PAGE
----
T H E   N I H    C A T A L Y S T      N O V E M B E R  –  D E C E M B E R   2003





text and photo
by Peter Kozel

Embracing the Complexities: (left to right) Colleen McBride, Kenneth Buetow, Kathleen Merikangas, and John Hardy

The tools of molecular genetics have given scientists powerful insights into cellular processes and the diseases that result when pathways break down.

But currently, that vision is limited.

Although hundreds of genes have been associated with diseases, many of these diseases are rarely seen. Meanwhile, major public health problems, such as diabetes, neurological diseases, and lung cancer, resist molecular deconstruction. "Bringing Genetics to the Public" sought to update investigators on the status of complex genetic disease research and strategies to peer through the fog to find causative genes.

Kathleen Merikangas, chief of the Section on Developmental Genetic Epidemiology at NIMH, summarized why complex diseases are so recalcitrant.

Most known disease genes confer a high risk of disease, but such diseases are relatively rare in the population. On the other hand, common diseases are often associated with combinations of multiple disease alleles–at least 10 are associated with type 1 diabetes, for example. Thus, Merikangas said, the risk attributable to a single gene may be so small that it may be missed. In addition, many complex diseases lack narrow, precise clinical definitions, further clouding the interpretation of whole-genome scans.

Merikangas proposed a new model for complex disease research–analytical genetic epidemiology. Combining traditional family studies with biologically validated phenotypes and disease pathogenesis, this model espouses that investigators share kindreds, pool positive—and negative—results, and collaborate with investigators trained in different fields to interpret data.

Kenneth Buetow, chief of NCI’s Laboratory of Population Genetics, fleshed out this approach. He urged the audience to "embrace the complexity" of disease and illustrated how bioinformatics can clarify disparate observations. By putting experimental results in the context of pathways and ontogeny, Buetow is creating a "User’s Guide to the Human Genome" that will allow researchers to look across gene families and understand disease from a systems perspective.

Buetow’s Cancer Genome Anatomy Project links genes and genetic information with mapping and expression data, ontogenies, and biochemical and signaling pathways to help scientists "begin to construct models at different levels."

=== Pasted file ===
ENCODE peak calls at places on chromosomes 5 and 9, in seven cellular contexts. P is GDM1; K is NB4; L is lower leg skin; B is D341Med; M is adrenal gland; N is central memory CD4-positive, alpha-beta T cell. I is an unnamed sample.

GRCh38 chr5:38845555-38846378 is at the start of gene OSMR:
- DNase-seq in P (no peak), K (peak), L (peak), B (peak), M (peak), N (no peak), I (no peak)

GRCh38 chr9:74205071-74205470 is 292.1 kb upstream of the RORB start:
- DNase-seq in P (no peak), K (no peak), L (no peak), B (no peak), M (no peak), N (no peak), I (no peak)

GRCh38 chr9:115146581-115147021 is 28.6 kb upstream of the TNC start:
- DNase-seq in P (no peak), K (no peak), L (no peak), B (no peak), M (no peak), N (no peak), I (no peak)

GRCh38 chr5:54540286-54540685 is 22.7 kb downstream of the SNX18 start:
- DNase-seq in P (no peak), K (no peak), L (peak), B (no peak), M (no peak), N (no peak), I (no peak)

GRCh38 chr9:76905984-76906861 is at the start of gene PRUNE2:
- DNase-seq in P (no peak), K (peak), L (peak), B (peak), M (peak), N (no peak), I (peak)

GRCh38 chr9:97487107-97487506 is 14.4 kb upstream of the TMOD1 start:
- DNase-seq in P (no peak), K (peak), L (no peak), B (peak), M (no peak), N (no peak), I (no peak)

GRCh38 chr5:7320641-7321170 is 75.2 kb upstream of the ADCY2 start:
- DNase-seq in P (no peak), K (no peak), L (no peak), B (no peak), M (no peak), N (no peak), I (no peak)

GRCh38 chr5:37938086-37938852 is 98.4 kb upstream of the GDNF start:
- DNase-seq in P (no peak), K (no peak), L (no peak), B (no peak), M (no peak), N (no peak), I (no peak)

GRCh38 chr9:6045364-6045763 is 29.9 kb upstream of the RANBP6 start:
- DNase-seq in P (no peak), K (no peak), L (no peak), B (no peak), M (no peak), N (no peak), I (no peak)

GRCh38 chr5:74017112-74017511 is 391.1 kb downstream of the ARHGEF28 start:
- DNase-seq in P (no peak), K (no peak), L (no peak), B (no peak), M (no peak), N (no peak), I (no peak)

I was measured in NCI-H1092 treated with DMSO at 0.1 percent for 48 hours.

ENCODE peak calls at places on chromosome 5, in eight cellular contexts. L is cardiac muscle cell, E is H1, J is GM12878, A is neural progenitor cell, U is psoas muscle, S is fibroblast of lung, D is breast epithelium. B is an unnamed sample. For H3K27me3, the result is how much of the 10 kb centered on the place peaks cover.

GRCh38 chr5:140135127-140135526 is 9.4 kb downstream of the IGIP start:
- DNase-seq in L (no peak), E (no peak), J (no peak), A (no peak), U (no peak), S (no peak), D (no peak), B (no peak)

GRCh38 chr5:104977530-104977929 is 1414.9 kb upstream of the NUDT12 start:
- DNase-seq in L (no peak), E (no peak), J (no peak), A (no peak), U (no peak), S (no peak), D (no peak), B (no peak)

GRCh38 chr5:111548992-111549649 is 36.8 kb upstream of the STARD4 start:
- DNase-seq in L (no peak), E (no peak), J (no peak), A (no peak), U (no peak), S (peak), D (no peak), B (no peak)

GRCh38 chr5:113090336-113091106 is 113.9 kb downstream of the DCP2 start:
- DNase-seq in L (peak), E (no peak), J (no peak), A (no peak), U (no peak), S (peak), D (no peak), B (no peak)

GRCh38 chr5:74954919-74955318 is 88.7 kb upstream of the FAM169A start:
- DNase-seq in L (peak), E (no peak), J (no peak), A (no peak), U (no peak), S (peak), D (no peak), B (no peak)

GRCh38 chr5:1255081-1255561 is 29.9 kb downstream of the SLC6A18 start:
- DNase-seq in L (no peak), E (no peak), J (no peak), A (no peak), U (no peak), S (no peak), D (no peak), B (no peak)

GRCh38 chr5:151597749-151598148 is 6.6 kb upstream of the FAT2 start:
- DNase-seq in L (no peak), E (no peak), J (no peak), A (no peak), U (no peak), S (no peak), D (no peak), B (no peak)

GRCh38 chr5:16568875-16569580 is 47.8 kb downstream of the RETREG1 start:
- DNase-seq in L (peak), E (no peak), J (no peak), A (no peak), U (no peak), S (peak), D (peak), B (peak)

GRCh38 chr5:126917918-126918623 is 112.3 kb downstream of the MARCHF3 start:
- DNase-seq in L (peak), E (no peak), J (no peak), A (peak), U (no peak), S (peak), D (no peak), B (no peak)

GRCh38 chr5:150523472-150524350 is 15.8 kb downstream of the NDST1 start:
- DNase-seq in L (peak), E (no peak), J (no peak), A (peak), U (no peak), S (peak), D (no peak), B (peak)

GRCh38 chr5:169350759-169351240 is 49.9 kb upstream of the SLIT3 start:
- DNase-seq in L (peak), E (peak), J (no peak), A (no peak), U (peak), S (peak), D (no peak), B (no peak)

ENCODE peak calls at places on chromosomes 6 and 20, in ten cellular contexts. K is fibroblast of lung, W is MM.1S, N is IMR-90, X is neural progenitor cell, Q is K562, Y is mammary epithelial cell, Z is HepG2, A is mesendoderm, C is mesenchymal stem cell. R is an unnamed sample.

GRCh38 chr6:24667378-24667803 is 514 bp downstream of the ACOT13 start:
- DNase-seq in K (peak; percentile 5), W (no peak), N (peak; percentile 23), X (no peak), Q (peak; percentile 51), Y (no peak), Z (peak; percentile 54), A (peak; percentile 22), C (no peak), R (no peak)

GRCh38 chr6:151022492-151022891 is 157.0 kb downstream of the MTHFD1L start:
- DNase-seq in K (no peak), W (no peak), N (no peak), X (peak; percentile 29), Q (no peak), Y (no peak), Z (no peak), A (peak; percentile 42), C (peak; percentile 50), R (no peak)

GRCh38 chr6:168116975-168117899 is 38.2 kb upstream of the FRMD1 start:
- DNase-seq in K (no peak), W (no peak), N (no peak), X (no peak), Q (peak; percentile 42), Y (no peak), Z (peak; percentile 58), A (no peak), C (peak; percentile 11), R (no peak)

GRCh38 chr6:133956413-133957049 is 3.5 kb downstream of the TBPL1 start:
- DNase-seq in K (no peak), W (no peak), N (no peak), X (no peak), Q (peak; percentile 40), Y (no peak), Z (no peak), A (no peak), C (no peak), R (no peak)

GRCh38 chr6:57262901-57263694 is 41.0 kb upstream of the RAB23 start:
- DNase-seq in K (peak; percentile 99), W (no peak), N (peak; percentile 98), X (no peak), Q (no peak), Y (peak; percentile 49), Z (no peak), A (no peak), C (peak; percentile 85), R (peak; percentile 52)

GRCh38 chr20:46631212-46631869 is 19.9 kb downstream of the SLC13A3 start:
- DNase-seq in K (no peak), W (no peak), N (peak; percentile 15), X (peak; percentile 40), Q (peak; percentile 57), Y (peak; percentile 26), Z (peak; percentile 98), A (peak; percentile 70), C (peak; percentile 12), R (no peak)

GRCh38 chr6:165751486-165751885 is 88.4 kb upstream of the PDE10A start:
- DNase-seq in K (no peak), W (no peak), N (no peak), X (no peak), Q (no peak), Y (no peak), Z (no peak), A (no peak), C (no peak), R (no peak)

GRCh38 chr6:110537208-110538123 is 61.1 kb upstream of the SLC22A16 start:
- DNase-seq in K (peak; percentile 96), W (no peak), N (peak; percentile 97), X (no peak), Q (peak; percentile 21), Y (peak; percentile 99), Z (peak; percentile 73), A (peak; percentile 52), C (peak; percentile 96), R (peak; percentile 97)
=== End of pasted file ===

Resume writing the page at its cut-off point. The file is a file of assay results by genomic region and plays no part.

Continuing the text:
Noting that useful models for many diseases and processes existed well before genes—or even DNA—had been described, Buetow said he believes that bioinformatics will allow scientists to "connect the dots" to develop a deeper understanding of complex

NIA’s John Hardy, chief of the Laboratory of Neurogenetics, addressed the genetic complexities of neurodegener-ative diseases. He laid out his path to the study of complex disease: Starting with familial diseases and positional cloning to identify early disease features and rare causes of disease, respectively, scientists can develop an understanding of disease pathogenesis in cellular models.

Testing that pathway in animal models would identify additional candidate genes. Population genetics would associate risk factors with mutant alleles to those genes. This integrated approach would also identify new opportunities for therapy. Hardy concluded by illustrating how this "bench and bedside and back" model was applied in Alzheimer’s disease to generate new treatment strategies.

Approaching patients and the public, especially about diseases with behavioral risk factors, introduces another layer of complexity. Colleen McBride, chief of NHGRI’s Social and Behavioral Research Branch, showed how genetics can be combined with public-health initiatives to reach large numbers of at-risk individuals. But motivating specific behaviors can entail even more mystifying forces than the most complex cellular pathways (see "Recently Tenured.").

Despite the murkiness, it seemed that NIH investigators left the workshop with a sense of challenge, not despair—reminiscent of Michael Gottesman’s paraphrase of Doctorow about night driving and being able to see only so far as the headlights—all the way to the destination.



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